by how somebody else

has treated you.

Champions

refuse

to be offended.

They will not live in offense.

notes taken from A Sermon

 



Taking courage.

Today thousands of people  are reflecting with still heavy hearts on this date, though a dozen years have passed since 9/11/2001. The loss and sacrifices of so many civilians, responders and emergency personnel is etched in hearts and minds. But we move forward, as we always do. And in these days when still more decisions are being made about our country’s involvement in conflict and international affairs, there are no easy answers.

There are no simple cliches of consolation that can erase the day.

Simplicity seems lost in these days of foreign interests and terror.

How do we see so much hurting, remember the pain and shock, and still feel hope?

Today I’m praying for continued healing and praying for our leaders in these complicated times.

Every day we have to remember how fragile our world is.

But I choose to remember how great God is and how vast His knowledge.

And these words are all I have today.

Be strong and courageous.

Do not be afraid or terrified because of them,
for the Lord your God goes with you;
he will never leave you nor forsake you.
Deuteronomy 31:6

I lift up my eyes to the mountains —

where does my help come from?

My help comes from the Lord,

the Maker of heaven and earth.

Psalm 121: 1-2

 



Simple (?) forgiveness.

A good message for a Monday, to clear any residue or debris.

Sometimes others hurt us. And sometimes we allow them to. And yes, sometimes we hurt others, consciously or not.

It’s a fragile dance – this life. A dance between loving, forgiving, yielding and interacting.

How can we soften what has been hardened?

How can we begin to bend freely to the whispers of forgiveness, making them an integral part of our daily life?

Those who life has hardened have buried their trust. Stuffing down any lingering “childish” fantasies in adulthood that life is anything but disappointing and people do not meet our expectations, we decide walls and grudges are more important than forgiveness.

Only a relationship with God can teach you where you could reach and where you can rest.

How far do you go?

Where do you go?

Forgiveness seems simple, but the work it takes to get there is not always simple.

It’s uncomfortable to let go of our opinions and judgement. It’s uncomfortable to hold pain, yet it’s uncomfortable to release it, also.

What are you holding today?

Are you ready to let go?

What would happen if you did?

What would happen, if, just on the inside, you said to your self, “I forgive ________ for ___________. And I also forgive myself for being hurt.”

True forgiveness takes place in the heart.

It always has.

Psalm 130

1 Out of the depths I cry to you, Lord;
2     Lord, hear my voice.
Let your ears be attentive
to my cry for mercy.

3 If you, Lord, kept a record of sins,
Lord, who could stand?
4 But with you there is forgiveness,
so that we can, with reverence, serve you.

5 I wait for the Lord, my whole being waits,
and in his word I put my hope.
6 I wait for the Lord
more than watchmen wait for the morning.

7 Israel, put your hope in the Lord,
for with the Lord is unfailing love
and with him is full redemption.
8 He himself will redeem Israel
from all their sins.



Simple List: Common Cognitive Distortions

In Practice

Putting social psychology to work for you
by Alice Boyes, Ph.D.
A giant list of ubiquitous cognitive distortions.
Published on January 17, 2013 by Alice Boyes, Ph.D. in In Practice
Cognitive Distortions

Cognitive Distortions

Becoming mindful of these common cognitive distortions will help you understand yourself and other people better, and improve your decision making.

1. Personalizing.

Taking something personally that may not be personal. Seeing events as consequences of your actions when there are other possibilities. For example, believing someone’s brusque tone must be because they’re irritated with you. (Tips for not personalizing.)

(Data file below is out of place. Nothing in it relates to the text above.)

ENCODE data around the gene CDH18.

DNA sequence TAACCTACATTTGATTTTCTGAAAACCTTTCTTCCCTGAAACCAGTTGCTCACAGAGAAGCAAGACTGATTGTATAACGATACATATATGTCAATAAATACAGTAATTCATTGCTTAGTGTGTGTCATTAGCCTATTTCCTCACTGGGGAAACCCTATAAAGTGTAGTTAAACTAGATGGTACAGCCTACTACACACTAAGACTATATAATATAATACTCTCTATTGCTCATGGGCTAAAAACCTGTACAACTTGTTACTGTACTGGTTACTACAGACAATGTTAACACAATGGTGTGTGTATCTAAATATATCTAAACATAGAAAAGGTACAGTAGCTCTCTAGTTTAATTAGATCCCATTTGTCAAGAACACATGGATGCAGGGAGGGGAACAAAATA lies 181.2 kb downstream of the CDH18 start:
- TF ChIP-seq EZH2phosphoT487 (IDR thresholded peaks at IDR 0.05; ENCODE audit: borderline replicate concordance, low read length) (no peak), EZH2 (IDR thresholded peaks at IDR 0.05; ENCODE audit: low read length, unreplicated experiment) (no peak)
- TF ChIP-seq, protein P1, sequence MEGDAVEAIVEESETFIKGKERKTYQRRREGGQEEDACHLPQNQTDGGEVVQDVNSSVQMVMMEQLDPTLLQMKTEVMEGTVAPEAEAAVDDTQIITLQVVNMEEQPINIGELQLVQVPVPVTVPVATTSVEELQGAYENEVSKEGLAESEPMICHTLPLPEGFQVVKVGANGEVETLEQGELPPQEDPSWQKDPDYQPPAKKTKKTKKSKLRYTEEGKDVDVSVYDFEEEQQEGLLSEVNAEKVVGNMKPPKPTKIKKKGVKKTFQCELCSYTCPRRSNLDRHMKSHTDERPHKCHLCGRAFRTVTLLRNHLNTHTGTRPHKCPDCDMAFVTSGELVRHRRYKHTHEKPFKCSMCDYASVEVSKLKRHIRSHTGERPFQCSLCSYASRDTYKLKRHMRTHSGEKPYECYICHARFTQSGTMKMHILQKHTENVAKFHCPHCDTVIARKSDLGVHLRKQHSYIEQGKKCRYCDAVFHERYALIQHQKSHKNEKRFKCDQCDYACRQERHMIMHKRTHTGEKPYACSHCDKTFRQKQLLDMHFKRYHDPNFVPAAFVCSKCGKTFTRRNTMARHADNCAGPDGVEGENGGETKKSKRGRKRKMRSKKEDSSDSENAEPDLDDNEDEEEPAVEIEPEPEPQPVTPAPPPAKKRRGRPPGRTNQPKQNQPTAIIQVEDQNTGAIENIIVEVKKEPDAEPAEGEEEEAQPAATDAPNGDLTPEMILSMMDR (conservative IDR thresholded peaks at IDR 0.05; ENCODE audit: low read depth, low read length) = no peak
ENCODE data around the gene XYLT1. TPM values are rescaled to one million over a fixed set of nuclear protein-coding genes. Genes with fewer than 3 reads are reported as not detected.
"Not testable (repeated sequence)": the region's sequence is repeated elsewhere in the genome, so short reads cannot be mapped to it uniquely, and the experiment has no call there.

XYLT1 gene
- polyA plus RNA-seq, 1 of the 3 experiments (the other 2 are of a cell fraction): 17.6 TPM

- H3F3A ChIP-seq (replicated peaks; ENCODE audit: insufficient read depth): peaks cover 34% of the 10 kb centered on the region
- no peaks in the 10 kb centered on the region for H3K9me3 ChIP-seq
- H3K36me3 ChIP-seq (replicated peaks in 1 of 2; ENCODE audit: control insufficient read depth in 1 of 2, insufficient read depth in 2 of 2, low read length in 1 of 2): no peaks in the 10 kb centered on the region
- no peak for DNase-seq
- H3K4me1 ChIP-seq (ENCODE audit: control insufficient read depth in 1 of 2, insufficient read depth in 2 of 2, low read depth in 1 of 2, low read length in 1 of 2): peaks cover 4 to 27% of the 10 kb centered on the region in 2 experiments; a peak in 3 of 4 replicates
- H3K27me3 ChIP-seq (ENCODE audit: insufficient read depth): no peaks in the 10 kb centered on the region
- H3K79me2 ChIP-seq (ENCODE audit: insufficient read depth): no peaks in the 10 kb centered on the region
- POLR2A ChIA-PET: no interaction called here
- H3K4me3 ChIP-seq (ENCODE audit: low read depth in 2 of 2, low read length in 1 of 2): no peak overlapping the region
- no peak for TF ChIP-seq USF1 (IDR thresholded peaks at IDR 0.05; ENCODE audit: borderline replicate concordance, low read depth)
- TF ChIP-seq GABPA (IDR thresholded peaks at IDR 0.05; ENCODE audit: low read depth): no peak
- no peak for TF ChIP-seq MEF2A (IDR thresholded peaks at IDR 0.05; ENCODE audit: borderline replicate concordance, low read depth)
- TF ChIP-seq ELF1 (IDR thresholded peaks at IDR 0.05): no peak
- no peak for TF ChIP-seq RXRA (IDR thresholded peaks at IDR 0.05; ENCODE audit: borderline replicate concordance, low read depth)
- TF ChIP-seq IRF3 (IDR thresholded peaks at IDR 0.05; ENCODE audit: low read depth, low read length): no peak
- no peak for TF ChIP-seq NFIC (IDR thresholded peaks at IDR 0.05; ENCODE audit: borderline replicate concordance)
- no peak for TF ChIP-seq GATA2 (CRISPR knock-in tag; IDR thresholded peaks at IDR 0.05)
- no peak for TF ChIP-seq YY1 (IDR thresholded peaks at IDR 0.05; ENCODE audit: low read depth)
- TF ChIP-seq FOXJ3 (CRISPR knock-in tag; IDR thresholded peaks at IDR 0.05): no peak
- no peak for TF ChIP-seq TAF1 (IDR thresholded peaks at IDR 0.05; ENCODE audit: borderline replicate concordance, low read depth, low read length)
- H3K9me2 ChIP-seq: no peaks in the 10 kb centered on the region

2. Mind-readingGuessing what someone else is thinking, when they may not be thinking that.

3. Negative predictions.

Overestimating the likelihood that an action will have a negative outcome.

4. Underestimating coping ability.

Underestimating your ability cope with negative events.

5. Catastrophizing.

Thinking of unpleasant events as catastrophes.

6. Biased attention toward signs of social rejection, and lack of attention to signs of social acceptance.

For example, during social interactions, paying attention to someone yawning but not paying the same degree of attention to other cues that suggest they are interested in what you’re saying (such as them leaning in).

7. Negatively biased recall of social encounters.

Remembering negatives from a social situation and not remembering positives. For example, remembering losing your place for a few seconds while giving a talk but not remembering the huge clap you got at the end.

8. Thinking an absence of effusiveness means something is wrong.

Believing an absence of a smiley-face in an email means someone is mad at you. Or, interpreting “You did a good job” as negative if you were expecting “You did a great job.”

9. Unrelenting standards.

The belief that achieving unrelentingly high standards is necessary to avoid a catastrophe. For example, the belief that making any mistakes will lead to your colleagues thinking you’re useless.

10. Entitlement beliefs.

Believing the same rules that apply to others should not apply to you. For example, believing you shouldn’t need to do an internship even if that is the normal path to employment in your industry.

11. Justification and moral licensing.

For example, I’ve made progress toward my goal and therefore it’s ok if I act in a way that is inconsistent with it.

12. Belief in a just world.

For example, believing that poor people must deserve to be poor.

13. Seeing a situation only from your own perspective.

For example, failing to look at a topic of relationship tension from your partner’s perspective.

14. Belief that self-criticism is an effective way to motivate yourself toward better future behavior.

It’s not.

15. Recognizing feelings as causes of behavior, but not equally attending to how behavior influences thoughts and feelings.

For example, you think “When I have more energy, I’ll exercise” but not “Exercising will give me more energy.”

16. All or nothing thinking.

e.g., “If I don’t always get As, I’m a complete failure.”

17. Shoulds and musts.